Early signs of dementia and how to spot them in your loved ones

With age, many people can experience a general loss of their ability to remember things, make decisions, and sometimes even think rationally. These are all signs that someone might be living with dementia.

There are various forms of dementia such as Alzheimer’s disease, vascular dementia, Huntington’s disease, and more, all with different levels of intensity. 944,000 people in the UK are living with dementia. This number is set to increase to 1 million by 2030. So, it’s important we know what the symptoms are so we can be as prepared as possible . 

Dementia is very common among people in their mid-60s and later. However, it can sometimes be seen in people as young as 30. Although dementia is very common, it is not a normal sign of ageing. Thus, it is very important that people know the symptoms so that they can act in time to get the best care and support for their loved ones.

In order to provide the best care and support for a loved one living with dementia, it’s important to be aware of the early signs of dementia and how to recognise them.

At Crouched Friars, we  provide care for those living with dementia and take great pride in ensuring that our care is tailored to each resident. 

We have put together a list of early signs of dementia to watch out for in your loved ones.

 

Difficulty performing everyday tasks

 

A person living with dementia may slowly lose the ability to perform tasks that they could easily do earlier in their life. This could start with more complex tasks such as playing a board game or doing their finances. But slowly, they could also start having difficulty doing everyday tasks such as making their tea or putting on their shoes.

As the condition advances, the person may lose the ability to perform familiar and everyday tasks.

 

Confusion 

 

One of the most common early signs of dementia is confusion. People with dementia may find it difficult to recognise people around them, forget the day or month or be confused about where they are.

They may also start confusing different times and places. It’s also common to start regularly misplacing things like keys and mobile phones, etc. 

What you may notice is that this state of confusion only increases with time. And so, it is best to get help as soon as possible.

 

Difficulty in rational thinking and planning

 

Someone with dementia could find it difficult to plan things or even think rationally sometimes. For example, they may have trouble planning their day or even understanding and processing what is happening around them.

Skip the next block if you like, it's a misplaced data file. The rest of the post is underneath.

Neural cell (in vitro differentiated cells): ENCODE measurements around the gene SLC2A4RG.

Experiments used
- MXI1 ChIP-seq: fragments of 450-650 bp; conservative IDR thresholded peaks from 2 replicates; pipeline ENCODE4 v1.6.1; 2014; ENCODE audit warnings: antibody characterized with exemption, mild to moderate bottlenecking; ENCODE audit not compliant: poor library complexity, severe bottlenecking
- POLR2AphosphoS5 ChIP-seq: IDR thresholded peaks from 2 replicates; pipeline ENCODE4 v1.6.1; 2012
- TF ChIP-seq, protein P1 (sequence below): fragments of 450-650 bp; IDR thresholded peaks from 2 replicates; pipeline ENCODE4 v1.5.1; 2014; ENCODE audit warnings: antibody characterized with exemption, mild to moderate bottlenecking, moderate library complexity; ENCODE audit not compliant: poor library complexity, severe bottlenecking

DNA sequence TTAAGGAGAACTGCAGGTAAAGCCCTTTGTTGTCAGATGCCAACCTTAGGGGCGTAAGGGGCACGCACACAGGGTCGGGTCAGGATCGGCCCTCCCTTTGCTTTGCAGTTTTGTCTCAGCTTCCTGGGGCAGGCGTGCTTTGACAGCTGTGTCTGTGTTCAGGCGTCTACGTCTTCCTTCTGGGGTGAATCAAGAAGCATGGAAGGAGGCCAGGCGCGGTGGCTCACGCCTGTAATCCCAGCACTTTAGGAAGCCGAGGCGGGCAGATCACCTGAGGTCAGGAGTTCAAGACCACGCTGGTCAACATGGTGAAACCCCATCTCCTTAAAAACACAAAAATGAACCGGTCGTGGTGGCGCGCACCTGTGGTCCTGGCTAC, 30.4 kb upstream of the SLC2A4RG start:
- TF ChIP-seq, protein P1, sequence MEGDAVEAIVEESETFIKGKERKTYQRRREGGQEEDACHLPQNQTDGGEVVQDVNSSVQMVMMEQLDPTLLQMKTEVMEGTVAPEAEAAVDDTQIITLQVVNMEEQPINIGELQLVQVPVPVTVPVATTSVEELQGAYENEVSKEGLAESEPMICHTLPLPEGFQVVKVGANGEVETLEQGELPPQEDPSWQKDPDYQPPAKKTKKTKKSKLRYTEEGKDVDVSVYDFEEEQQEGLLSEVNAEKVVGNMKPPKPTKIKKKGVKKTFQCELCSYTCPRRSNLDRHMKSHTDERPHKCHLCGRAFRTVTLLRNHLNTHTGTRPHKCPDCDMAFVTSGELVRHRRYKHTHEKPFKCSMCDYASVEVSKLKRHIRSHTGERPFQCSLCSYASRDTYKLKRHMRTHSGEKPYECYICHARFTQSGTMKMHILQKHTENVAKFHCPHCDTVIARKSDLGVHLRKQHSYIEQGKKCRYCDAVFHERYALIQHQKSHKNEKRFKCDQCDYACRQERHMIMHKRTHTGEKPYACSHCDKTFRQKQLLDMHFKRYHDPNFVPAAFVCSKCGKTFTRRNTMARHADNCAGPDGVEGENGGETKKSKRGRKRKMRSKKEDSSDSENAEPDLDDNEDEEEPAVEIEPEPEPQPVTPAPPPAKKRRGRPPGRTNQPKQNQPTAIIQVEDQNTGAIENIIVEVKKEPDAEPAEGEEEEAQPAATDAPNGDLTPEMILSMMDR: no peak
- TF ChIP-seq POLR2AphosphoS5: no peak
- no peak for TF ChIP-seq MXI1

This could also lead to them becoming easily irritated or annoyed.

 

Frequent behavioural or personality changes  

 

Frequent mood changes and sudden changes in behaviour are a common sign of dementia. One example of this is repetition. They may start repeating daily tasks obsessively or even repeat words and sentences in a conversation. 

This is quite a noticeable symptom which you can pick up easily in a family member or friend.

 

Difficulty in finding the right words and learning and remembering new words


With their memory slowly fading, it becomes increasingly difficult for people with dementia to learn and remember new things. They may have difficulty remembering a new word they have learnt or the name of someone they’ve recently met. Sometimes, they may also find it hard to remember certain words or phrases during a conversation.

 

Apathy and withdrawal

 

Given all the changes that are happening, it is quite common for someone with dementia to feel apathetic or depressed. They may withdraw themselves from social settings, give up hobbies they enjoyed, and even stop going out any longer. Some may stop spending time with family and friends and disengage in activities or have fun. You may also notice an onset of depression in them.

 

People with early onset of vascular dementia are more likely to be aware of their condition than those with other types of dementia such as Alzheimer’s disease. They may thus experience depression and apathy as explained by Alzheimer’s society

If you notice these signs and symptoms of dementia in your loved ones early on, you can be better equipped to get help and support for them.

care worker with resident at dementia care home

At Crouched Friars, we have an excellent team of care workers who are trained to provide care and support for those living with dementia. 

To know more about our dementia-related services, feel free to call us on 01206 572647 or email us at  info@crouchedfriars.co.uk.

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